The Undertaker has received the brunt of the beatings thus far but the tables would soon turn after Taker big boots a trashcan back into the face of Foley, Mankind. He follows the boot up with a nice clothesline into the can, which Mankind was still holding onto. It is Taker’s turn to retaliate and does so with the trash can and pallet remnants. His effort doesn’t last long because Mankind would raise a pipe, between the legs of Taker, delivering a low blow and the first crowd reaction we have heard in the match. This is understandable, as I mentioned prior, the fans are watching it on TVs that are place at ringside. Mankind would Irish whip the Deadman into a garage door and deliver a “Knee2Face” that bounces the head of Take off the door. Mankind would keep the momentum for a bit with the highlight being a elbow drop of a ladder and onto the bare concrete floor. Mankind, after he takes a second to get on his feet, delivers a DDT onto the floor, that was a bit sloppy. A 2×4 to the back is next for Taker and up until this point the Undertaker has taken the hardest bumps. Not to take away from Mick Foley here, but I found this a little surprising as Mankind is traditionally viewed as the Hardcore guy around the industry.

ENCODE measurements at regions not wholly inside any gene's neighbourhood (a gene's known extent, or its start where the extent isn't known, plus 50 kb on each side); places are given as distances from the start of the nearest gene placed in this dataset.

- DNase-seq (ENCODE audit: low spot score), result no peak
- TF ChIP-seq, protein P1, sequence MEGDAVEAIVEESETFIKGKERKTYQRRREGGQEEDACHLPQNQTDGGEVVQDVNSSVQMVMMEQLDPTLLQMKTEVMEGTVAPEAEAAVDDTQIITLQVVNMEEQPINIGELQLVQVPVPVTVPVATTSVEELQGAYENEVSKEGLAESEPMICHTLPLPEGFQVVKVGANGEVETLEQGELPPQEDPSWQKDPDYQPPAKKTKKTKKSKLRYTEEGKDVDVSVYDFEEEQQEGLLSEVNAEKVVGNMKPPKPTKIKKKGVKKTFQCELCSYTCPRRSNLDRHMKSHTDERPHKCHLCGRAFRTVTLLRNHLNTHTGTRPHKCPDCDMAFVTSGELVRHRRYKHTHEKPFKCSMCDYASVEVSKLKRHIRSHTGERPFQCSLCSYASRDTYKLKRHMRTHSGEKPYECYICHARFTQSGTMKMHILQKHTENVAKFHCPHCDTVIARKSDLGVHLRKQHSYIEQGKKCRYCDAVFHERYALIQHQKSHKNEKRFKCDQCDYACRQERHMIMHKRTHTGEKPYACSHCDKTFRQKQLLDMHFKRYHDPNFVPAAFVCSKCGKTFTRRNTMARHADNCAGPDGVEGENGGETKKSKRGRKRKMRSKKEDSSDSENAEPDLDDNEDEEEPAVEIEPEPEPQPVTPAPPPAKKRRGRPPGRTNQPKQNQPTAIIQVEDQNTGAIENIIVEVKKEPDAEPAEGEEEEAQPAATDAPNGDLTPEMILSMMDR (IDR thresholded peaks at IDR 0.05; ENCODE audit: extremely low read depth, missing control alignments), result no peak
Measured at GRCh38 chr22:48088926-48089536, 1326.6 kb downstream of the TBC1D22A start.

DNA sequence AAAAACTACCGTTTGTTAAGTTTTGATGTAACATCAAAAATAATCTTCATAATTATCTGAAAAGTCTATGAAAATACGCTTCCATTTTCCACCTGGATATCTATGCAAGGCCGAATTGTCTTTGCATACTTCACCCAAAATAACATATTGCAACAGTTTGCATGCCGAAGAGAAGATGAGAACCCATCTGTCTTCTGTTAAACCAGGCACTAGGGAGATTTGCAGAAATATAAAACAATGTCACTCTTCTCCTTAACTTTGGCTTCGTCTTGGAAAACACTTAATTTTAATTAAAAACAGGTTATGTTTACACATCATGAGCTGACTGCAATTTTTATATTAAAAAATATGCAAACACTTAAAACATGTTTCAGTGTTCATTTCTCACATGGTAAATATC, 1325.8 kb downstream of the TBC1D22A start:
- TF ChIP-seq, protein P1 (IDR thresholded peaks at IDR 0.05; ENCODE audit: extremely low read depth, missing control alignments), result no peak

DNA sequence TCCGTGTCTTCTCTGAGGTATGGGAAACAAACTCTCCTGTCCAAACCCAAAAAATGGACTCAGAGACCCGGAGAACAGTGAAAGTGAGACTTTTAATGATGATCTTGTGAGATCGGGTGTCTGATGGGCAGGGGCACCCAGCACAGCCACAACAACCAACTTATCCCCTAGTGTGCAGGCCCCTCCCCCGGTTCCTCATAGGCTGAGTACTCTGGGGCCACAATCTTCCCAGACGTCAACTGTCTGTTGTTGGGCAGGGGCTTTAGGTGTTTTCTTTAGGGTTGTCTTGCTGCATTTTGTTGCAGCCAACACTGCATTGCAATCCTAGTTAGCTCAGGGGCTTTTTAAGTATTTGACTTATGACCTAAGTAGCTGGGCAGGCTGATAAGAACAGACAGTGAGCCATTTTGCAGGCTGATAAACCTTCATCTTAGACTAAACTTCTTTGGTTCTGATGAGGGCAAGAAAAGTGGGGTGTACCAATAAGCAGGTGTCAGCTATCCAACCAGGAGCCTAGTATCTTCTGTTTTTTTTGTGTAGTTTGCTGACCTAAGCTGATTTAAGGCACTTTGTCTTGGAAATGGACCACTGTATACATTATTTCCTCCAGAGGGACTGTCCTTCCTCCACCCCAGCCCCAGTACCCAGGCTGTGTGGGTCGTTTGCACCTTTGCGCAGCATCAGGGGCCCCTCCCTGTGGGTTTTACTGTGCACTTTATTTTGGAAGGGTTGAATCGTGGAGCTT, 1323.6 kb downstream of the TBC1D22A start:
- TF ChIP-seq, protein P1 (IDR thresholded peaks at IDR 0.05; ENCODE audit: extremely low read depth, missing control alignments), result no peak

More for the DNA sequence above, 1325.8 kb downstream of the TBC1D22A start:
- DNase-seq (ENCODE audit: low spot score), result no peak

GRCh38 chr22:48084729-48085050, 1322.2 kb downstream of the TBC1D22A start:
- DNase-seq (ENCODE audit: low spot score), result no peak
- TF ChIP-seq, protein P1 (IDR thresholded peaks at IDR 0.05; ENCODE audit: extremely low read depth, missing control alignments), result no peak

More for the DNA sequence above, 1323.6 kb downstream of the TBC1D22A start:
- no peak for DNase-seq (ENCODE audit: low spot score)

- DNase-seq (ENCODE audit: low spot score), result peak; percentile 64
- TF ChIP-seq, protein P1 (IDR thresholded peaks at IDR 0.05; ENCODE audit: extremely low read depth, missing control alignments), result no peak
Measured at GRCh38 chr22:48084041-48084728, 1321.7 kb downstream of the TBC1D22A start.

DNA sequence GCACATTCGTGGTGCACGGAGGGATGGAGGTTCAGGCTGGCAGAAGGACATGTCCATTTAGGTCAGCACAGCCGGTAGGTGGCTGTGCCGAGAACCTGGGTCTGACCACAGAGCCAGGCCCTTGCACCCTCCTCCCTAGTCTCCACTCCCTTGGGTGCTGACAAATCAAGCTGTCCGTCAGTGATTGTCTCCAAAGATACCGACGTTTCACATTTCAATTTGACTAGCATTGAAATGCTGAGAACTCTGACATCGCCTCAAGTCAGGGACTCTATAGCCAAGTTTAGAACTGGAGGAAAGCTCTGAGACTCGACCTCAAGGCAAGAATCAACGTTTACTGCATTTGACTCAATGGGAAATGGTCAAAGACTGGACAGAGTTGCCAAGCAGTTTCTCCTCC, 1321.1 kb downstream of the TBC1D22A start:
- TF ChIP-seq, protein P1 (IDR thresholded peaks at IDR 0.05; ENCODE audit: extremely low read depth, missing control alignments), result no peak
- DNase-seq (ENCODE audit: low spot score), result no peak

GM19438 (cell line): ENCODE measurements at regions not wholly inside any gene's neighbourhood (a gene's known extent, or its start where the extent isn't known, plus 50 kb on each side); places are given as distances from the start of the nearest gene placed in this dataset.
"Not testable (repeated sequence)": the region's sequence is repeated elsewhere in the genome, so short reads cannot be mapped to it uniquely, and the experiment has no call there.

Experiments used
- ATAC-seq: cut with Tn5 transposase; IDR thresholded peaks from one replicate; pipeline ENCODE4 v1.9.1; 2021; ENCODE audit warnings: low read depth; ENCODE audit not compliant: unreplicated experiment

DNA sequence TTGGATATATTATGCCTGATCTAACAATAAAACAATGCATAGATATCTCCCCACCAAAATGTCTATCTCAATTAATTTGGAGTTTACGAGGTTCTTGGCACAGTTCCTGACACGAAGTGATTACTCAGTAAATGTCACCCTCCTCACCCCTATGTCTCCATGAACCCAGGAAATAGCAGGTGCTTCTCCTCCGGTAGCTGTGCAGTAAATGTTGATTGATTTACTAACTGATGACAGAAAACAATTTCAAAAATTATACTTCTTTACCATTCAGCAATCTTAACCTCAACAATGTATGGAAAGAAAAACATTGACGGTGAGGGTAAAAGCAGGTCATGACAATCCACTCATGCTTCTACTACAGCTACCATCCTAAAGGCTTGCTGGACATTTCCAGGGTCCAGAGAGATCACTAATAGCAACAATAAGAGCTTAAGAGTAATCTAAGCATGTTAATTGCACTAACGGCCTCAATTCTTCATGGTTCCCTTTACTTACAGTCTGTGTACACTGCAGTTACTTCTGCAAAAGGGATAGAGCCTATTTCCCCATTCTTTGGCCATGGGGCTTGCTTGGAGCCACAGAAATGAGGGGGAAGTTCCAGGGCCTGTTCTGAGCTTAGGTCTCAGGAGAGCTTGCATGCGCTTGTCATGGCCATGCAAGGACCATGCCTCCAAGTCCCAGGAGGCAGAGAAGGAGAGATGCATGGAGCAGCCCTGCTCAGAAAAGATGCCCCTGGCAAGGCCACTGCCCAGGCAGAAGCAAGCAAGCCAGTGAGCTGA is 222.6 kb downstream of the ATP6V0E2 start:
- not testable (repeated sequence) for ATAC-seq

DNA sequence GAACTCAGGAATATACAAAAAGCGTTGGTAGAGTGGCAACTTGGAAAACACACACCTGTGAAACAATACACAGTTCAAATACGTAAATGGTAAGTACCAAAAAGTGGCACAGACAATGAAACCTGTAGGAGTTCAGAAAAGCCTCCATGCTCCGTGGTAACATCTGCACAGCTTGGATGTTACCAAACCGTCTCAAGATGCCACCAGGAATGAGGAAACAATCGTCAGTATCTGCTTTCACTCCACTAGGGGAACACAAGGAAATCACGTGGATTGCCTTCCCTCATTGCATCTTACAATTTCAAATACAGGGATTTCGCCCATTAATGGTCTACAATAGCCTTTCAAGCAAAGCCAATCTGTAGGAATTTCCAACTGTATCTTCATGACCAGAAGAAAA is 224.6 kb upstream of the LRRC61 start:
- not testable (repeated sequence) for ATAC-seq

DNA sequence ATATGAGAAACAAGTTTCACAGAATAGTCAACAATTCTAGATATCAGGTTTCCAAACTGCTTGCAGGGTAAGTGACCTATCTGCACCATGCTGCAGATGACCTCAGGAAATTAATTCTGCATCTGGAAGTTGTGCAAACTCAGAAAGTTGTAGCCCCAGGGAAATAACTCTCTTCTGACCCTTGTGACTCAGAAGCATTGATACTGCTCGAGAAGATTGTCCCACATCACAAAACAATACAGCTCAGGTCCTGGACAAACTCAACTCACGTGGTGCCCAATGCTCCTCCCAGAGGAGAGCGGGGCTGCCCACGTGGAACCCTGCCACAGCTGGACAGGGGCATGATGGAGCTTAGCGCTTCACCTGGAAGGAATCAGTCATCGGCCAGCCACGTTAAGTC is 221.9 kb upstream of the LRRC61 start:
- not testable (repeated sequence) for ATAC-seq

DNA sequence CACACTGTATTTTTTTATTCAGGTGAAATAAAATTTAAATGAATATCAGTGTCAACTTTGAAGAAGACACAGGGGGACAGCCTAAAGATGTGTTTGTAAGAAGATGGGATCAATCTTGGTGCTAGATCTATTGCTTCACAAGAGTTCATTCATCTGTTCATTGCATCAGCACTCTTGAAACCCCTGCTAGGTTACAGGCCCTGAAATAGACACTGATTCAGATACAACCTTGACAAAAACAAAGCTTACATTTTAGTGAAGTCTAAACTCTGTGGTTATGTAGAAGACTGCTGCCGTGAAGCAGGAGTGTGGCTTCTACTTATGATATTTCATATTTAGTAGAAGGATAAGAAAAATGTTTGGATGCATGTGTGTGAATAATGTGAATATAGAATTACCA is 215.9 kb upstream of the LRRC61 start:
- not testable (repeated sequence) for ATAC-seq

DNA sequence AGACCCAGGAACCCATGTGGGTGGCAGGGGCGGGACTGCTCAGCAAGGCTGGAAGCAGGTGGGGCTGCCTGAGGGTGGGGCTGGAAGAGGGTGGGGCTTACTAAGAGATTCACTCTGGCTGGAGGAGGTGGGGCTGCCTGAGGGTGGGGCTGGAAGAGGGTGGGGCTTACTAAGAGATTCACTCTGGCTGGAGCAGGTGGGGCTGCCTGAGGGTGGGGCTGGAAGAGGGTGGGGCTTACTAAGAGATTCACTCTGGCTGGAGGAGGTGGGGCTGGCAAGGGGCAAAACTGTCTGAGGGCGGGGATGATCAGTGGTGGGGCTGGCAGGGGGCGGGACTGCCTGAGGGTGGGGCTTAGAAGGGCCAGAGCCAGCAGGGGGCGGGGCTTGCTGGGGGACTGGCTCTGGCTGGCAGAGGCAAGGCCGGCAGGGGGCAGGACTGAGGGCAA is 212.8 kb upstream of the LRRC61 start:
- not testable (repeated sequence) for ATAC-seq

Soon after The Undertaker yanks the feet out from under Mankind and this sets up for a cool camera shot. The camera zooms in of Mankind’s face, with both men on the ground, Taker starts to drag Mankind closer to him. And then the camera goes fuzzy again. Well done. It cuts in and out as we see Taker crawl up the body of Mankind and deliver some blows before it cuts out again. Vince, again, mentions the “transmission difficulties” and apologizes for them. Due to the well timed nature of these “interruptions” I’m led to believe they are a work. It continues to cut in and out and we see Mankind deliver a scoop slam in the process. When the camera is clear again we see Mankind setting up a ladder and begins to ascend it, for what Vince thinks is another elbow drop. This is where The Undertaker sits up, in his tradition fashion, and sends Mankind crashing onto a stack of cardboard boxes. Mick Foley suffered a real life injury here, causing sciatic nerve damage, from the bump. Just on a side note, I am currently recovering from a pinched sciatic nerve and I can barely walk let alone be tasked to finish a “Boiler Room Brawl” match with The Undertaker. Props to you Mr. Foley. Mankind takes some hard bumps, including a solid flat-back bump into the wall. Undertaker begins to make his way towards the exit but Mankind grabs the feet an hits Taker in the midsection with a chain. This allows Mankind to get the edge heading towards the exit but the Deadman stops it with his famous uppercut to the throat. Mankind would bounce the head of Taker of the door when he tries to exit but Undertaker empties the content of a fire extinguisher into the face of Mankind, allowing him time to open the door. This attempt would also be foiled as Mankind delivers blows to the backside and escaping first. As he attempts to shut Undertaker in the room, by slamming the door with Taker in door jam, this leads to a cool shot of Taker grasping Mankind, through the door, by the throat. Mankind eventually escapes and crawl down the hallway and out the second door where the official is standing.